Making the Grade: A look at the challenges, future of distance learning in SC

Education

FLORENCE, SC (WBTW) — As school districts across South Carolina develop plans for the upcoming school year, it doesn’t look like virtual learning is going anywhere.

In fact, the South Carolina Department of Education requires both in person and virtual learning for a district’s plan to be approved.

That’s why News13 wanted to know how distance learning went in the spring, and what’s being done to ramp it up for those who choose it in the fall.

During a news conference Wednesday, Senator Greg Hembree called the spring a ‘virtual learning experiment.’ He praised teachers and administrators for their effort and work into adapting, but voiced concerns over the results.

“We know virtual education is not as good for most children,” Governor Henry McMaster said Wednesday.

Marion mom Jacqueline Negron said distance learning in the spring simply didn’t work well for her youngest daughter.

“She is a child that is going to be in the sixth grade, but educationally and mentally she is only in the second grade,” Negron said.

She said her daughter gets more support while in the classroom.

“They are forgotten when they do planning, when they do their own curriculum,” she said. “They’re not thinking of the children that are left behind because these are children with disabilities.”

Some districts say they faced issues with technology and infrastructure in the quick shift to distance learning.

“Some of the more rural areas, even Marion County, you know, having internet access is not always possible,” Director of Operations for Marion County School District Leon Sturkey said.

Marion County, like some other districts, relied on paper packets in the spring to allow students to work remotely.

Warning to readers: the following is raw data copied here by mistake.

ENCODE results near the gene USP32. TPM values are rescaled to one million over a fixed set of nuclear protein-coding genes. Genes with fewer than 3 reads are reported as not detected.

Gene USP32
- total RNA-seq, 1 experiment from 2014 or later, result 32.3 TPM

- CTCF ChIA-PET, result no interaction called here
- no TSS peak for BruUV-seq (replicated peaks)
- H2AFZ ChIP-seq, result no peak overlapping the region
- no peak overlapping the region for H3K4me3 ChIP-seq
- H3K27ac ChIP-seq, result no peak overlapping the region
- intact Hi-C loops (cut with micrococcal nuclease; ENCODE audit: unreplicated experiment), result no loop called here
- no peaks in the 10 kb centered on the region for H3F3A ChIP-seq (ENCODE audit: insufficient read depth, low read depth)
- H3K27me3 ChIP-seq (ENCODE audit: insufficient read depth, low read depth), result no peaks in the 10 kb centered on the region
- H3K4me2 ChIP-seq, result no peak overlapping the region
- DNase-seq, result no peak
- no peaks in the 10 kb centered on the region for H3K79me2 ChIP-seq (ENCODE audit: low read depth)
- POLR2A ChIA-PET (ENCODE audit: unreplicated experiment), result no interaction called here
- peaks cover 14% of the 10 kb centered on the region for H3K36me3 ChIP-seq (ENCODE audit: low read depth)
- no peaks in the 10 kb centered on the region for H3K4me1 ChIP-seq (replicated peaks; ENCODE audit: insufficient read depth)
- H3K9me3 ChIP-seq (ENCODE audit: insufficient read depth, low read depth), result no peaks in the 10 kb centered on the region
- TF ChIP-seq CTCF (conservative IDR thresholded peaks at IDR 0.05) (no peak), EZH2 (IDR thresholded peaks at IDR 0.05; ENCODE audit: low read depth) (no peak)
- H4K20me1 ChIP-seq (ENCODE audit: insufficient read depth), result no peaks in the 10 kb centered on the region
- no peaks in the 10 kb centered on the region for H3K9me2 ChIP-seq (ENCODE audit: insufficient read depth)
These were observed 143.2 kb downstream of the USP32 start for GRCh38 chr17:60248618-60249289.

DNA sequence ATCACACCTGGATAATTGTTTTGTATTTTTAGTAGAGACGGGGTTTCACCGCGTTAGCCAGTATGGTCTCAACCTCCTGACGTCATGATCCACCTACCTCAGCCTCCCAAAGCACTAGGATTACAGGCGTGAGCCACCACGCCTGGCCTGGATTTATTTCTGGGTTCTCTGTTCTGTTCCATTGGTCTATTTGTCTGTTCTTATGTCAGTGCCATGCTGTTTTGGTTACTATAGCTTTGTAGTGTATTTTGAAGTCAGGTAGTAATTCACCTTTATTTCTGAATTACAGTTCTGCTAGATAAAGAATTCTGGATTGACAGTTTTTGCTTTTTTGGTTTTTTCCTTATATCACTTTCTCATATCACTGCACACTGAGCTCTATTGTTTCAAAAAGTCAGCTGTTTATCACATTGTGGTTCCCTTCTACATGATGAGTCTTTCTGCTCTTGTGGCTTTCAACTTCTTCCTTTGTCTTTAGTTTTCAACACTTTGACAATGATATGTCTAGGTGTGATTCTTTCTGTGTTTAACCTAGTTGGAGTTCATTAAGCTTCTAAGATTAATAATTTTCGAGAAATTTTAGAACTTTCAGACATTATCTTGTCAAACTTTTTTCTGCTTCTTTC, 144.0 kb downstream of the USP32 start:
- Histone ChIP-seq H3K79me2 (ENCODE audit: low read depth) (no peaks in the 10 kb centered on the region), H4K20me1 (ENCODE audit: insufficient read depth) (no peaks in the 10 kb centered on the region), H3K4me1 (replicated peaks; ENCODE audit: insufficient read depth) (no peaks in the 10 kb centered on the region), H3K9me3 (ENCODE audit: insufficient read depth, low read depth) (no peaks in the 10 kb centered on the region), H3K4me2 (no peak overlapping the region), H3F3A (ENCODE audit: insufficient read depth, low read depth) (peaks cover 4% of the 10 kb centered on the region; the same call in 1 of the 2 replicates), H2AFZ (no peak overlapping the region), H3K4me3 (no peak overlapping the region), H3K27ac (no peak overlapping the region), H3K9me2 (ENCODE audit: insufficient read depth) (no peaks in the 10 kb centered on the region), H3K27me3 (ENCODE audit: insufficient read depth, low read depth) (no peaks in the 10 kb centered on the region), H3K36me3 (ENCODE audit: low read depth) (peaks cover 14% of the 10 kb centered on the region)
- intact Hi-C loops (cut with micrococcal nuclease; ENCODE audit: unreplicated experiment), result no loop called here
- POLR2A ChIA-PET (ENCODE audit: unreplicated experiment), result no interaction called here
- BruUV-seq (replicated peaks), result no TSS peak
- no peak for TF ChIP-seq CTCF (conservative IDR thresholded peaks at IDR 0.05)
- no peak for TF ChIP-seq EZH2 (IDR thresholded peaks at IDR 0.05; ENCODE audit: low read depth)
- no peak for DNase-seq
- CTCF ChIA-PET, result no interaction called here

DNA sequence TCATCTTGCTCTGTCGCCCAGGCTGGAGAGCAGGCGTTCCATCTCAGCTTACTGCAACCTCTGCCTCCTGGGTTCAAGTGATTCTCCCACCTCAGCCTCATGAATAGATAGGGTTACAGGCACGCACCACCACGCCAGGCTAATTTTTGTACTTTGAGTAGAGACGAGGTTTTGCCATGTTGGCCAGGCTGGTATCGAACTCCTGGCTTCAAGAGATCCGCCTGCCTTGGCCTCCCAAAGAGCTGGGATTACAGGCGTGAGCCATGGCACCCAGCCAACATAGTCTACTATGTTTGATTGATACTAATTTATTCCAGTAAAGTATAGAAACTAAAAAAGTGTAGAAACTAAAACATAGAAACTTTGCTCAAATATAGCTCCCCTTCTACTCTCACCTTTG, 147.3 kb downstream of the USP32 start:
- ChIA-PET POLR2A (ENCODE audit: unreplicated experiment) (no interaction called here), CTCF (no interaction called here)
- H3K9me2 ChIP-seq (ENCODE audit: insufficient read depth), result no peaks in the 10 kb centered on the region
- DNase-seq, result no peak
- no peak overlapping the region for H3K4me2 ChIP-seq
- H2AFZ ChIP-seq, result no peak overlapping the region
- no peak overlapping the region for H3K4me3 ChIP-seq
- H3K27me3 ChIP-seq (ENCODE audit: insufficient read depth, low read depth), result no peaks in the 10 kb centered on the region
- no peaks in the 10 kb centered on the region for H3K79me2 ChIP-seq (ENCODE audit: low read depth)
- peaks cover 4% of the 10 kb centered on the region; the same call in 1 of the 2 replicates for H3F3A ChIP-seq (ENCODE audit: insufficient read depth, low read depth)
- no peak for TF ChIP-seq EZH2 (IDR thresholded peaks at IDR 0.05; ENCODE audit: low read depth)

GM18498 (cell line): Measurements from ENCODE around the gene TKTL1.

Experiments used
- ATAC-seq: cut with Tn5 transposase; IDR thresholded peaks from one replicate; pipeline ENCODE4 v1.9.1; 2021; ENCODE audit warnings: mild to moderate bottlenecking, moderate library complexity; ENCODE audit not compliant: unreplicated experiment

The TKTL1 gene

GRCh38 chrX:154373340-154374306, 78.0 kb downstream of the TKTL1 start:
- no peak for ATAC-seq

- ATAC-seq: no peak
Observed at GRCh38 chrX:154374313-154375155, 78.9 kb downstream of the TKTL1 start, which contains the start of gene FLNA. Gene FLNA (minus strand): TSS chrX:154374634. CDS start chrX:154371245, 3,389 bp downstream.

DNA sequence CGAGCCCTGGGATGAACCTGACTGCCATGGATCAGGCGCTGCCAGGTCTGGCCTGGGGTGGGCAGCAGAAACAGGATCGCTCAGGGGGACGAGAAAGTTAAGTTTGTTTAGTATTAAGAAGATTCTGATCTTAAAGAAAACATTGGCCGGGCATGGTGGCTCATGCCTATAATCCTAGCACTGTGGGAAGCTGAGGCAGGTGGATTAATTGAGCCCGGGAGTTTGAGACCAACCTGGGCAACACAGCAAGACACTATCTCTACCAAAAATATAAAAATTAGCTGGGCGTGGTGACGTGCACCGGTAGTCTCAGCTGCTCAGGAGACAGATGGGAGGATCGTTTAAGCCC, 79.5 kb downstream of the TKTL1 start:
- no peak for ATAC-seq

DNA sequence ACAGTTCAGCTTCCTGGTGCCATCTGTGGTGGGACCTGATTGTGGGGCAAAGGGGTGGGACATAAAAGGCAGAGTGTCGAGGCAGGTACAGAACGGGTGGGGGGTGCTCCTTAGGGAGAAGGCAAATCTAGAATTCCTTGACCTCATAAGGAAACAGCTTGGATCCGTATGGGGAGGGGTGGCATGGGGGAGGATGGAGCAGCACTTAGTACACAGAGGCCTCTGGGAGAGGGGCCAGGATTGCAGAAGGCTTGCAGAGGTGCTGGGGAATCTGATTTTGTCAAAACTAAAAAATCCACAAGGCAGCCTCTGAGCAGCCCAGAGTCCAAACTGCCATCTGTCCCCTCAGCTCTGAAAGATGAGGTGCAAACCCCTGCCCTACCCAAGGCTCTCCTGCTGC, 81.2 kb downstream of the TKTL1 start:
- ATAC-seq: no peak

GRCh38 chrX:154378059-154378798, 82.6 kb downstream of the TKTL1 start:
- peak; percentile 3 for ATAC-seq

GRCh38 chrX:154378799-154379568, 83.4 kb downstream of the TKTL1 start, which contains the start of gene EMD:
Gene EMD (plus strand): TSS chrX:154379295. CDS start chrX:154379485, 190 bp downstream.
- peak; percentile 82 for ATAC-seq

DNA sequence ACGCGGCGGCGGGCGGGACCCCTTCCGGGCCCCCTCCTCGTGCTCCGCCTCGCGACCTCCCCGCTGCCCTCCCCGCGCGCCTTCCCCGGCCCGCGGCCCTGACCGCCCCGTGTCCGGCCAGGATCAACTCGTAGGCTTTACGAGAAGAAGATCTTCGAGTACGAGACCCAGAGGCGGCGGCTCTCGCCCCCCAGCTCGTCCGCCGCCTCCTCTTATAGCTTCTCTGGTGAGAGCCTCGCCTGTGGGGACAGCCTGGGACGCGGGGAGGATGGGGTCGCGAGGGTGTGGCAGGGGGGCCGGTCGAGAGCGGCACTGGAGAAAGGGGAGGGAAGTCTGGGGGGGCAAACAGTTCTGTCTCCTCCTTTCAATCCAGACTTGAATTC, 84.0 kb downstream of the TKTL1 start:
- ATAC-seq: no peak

But it’s now working to spend federal dollars on buying laptops.

“We’re now going to be one to one, having devices means that you don’t necessarily have to have packets, you know, for kids to pick up because you’re doing it all electronically through the devices,” Sturkey said.

The money comes from the district’s allocation of CARES Act funding.

News13 found a similar story at Florence County School District Five.

“It’s a big leap for us,” FCSD5 Superintendent Randy Smiley said. “Funding here is very tight. So this money really helped us to move forward with technology much faster than we would’ve been able to do without it.”

But as Representative Terry Alexander of Florence will tell you, computers only go so far without internet access.

“We found out a lot of kids did not have broadband,” the District 59 rep said. “They just don’t have access, not because, and some of them probably can’t afford it, but it just does not go to their homes.”

South Carolina lawmakers have directed $50 million in CARES Act funding go toward broadband and mobile hotpots. Alexander’s biggest concern, though, are the students who are off the grid- not the students.

AccelerateED recommends assigning staff to a fully distant learning schedule, live streaming classes and getting tech to students.

Sturkey in Marion feels the added tech assets will help students who complete work from home.

“It should make things easier for both your teachers and the parents because when children are home, it affects their entire family,” he said.

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